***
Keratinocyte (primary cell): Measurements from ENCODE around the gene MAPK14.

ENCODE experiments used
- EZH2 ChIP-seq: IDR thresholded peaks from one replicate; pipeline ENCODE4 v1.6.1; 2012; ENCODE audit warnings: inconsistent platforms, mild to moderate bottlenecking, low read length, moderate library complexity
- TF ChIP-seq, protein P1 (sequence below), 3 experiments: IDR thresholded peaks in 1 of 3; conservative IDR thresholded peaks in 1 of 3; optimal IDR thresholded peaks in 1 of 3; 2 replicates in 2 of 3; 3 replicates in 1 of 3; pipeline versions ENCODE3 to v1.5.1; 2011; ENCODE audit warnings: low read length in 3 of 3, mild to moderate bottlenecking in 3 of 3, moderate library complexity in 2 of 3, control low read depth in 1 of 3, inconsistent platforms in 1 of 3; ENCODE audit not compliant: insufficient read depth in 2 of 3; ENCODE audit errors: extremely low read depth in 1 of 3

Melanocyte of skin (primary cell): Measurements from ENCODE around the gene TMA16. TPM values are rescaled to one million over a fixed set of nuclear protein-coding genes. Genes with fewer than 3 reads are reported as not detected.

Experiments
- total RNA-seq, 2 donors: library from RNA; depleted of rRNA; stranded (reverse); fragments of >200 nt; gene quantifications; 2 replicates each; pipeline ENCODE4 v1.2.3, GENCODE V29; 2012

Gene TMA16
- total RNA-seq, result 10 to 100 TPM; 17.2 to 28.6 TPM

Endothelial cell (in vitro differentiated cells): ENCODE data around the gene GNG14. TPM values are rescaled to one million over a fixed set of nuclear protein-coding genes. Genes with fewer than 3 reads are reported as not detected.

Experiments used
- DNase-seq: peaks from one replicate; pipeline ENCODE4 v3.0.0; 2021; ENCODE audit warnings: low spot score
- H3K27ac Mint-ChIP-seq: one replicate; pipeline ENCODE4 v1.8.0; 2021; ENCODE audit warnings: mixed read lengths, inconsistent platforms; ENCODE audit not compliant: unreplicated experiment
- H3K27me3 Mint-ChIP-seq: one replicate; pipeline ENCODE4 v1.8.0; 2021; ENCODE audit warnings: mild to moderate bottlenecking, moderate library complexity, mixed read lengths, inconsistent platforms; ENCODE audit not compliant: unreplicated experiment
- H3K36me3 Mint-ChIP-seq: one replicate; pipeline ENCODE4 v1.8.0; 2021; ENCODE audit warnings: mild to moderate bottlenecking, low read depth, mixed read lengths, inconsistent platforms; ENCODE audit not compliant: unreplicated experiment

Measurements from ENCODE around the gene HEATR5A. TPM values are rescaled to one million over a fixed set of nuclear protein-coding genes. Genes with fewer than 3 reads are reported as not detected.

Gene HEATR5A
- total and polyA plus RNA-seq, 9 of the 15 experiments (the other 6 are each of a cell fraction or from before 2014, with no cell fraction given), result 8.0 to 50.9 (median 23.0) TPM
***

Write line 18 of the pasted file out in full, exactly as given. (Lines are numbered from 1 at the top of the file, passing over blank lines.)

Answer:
- total and polyA plus RNA-seq, 9 of the 15 experiments (the other 6 are each of a cell fraction or from before 2014, with no cell fraction given), result 8.0 to 50.9 (median 23.0) TPM